This article was originally published in Issue 63 of InSight on 17 December 2008
New CEO: I’ve decided to advertise your job and you can apply for it if you wish.
New CEO: I need a stronger person for your role.
Me: But I was only promoted into the role 6 months ago and I have never had any feedback from you previously about your concerns. It’s only fair to hear the concerns and be given a chance to improve.
New CEO: I am not prepared to do that, my mind is made up.
This conversation was the beginning of the end of my ten and a half years with one employer.
Technically it would be correct to say that I resigned, but really … I was fired. I was offered other, lesser jobs inside the organisation, as a soft landing for me, but my card was well and truly marked.
The next 4 months was a very unpleasant succession of tense meetings, accusations and counter-accusations, lawyers’ letters, payout negotiations and threats of restraint clauses.
It was the most stressful time of my life. I had always believed that good performance and basic fairness would triumph in the workplace. How naive was I!
Succeeding inside most organisations is as much about politics as it is about performance. My experience, in almost all of the 10 years of my employment with that organisation, was that performance was all that mattered. You were told what needed to be improved, how to do it and how you would be held accountable for that improvement.
Communication from the top was almost always clear, consistent and predictable. This made things easy as you didn’t have to worry about second-guessing, head scratching and butt-kissing, you just focused on delivering great results.
Of course things weren’t always a bed of roses. From time to time, I got frustrated, had arguments with the boss, whinged to colleagues over Friday night drinks, allowed myself to be flattered by head-hunt calls and meetings with competitors.
But nothing significant happened during that time, to have me seriously contemplate leaving. I had a fancy title (Deputy GM, National Recruitment Services), was earning good money, married almost three years, with a son approaching his second birthday, a new-born daughter and a big mortgage, like most of my peers.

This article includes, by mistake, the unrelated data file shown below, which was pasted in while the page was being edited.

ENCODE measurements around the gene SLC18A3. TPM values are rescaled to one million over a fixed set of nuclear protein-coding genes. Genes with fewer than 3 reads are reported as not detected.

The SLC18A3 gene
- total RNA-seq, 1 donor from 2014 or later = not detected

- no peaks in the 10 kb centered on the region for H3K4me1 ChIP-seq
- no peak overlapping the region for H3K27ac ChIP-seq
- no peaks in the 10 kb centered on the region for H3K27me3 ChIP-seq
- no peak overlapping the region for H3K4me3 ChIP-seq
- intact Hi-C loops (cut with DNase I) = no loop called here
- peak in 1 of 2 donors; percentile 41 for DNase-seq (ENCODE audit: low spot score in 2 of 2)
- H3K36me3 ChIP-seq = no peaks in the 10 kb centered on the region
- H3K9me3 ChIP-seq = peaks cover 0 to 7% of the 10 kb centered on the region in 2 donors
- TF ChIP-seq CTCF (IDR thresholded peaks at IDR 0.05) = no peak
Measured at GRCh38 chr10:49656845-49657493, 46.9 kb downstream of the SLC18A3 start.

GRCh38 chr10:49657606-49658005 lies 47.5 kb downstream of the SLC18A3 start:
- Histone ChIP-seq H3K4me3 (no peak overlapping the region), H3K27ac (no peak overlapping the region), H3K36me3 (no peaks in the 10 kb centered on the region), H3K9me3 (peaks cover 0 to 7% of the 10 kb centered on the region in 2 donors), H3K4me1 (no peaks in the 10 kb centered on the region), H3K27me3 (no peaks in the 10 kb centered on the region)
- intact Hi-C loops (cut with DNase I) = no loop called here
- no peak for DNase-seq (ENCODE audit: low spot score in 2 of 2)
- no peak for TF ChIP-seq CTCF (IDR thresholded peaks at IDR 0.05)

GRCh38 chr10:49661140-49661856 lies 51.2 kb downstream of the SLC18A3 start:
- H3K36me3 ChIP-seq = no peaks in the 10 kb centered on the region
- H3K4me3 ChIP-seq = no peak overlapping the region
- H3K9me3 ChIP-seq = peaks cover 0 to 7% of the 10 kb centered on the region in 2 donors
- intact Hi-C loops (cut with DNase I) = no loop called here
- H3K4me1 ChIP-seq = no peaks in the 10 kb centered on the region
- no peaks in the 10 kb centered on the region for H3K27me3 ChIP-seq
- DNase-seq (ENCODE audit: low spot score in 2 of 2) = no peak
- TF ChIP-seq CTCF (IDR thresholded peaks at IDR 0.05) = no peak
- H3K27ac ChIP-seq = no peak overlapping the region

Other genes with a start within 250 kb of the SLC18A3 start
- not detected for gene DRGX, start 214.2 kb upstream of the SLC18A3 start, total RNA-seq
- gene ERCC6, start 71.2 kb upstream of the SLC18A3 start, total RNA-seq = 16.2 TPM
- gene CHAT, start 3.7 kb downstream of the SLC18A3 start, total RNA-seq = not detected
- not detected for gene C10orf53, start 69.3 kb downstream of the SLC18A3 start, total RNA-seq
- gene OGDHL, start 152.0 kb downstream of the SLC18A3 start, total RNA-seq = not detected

The company had gone public, the transition from founding CEO retiring to new CEO arriving had appeared to go well, the share price was in the black and I had a nice package of share options as a future potential bonanza – we were going to be the next Morgan & Banks!
When I walked away from that organisation, I walked away from ten and a half years of giving my heart and soul to something I believed in, passionately. I was devastated and emotionally shattered. My life, which seemed so certain and rosey only 6 months before, now looked anything but.
I called my ex-boss who listened, sympathised and said “At some point in the future, you will look back on this event and see it as the best thing that ever happened to you”. It was a prophetic sentiment, but one I was not particularly receptive to at that point in time.
I moped around home (unemployed people tend to do that) and passed the time cleaning out my cupboards. I found an article I had forgotten about.
Some years before, I had read, kept and still have, an article published in The Australian, titled Life doesn’t begin until you’re fired. It was written in February 1991 by Bryce Courtenay, a regular columnist and one-book author (at that time).
Sitting on my bedroom floor, I re-read the article.
It was a breezily written account of Courtenay talking to a recently fired, ex-colleague about the benefits of being fired. Courtenay says:
“… I learned that the entire meaning of life is knowing that the worst that can happen to you is well within your capacity to handle and that the best will continue to surprise and delight you for the remainder of your life.
And remember, being fired may just be the best thing that ever happened to you. How else are you going to find out who you are not?”
I took a deep breath. Hmmm, maybe I needed to look at my circumstances differently.
Until that point, my forced exit appeared to me to be an utter disaster. Looking at it through the combination, and almost identical words, of my ex-boss and Bryce Courtenay, I then thought, “why was I upset about being fired by a clueless, incompetent moron who couldn’t see the good in me, anyway?”
I resolved to take my destiny into my own hands and cease being a victim of my circumstances, regardless of the perceived rights and wrongs of what had occurred to me.
The future looked very different for me, from that day forward.
Fast-forward to December 2008: My best friend is unemployed, a close relative was fired last month after 24 years of outstanding performance in a multi-national organisation across two continents, a (now ex) client was promoted in September then made redundant this month and recruiters I had trained as recently as last month, have now been shown the door.
In the current economic climate, we all know someone (or soon will) who is now without the employment they desire.
I hope that whoever the person is and whatever their circumstances are, they quickly realise that their so-called “disaster” is a golden opportunity to find out their true capabilities and destiny – a destiny not limited by the opinions, directives and all-too-human faults of a current or past employer.
Being fired is not the end of the world – it’s the chance for a new beginning. If that’s what you choose to make of it.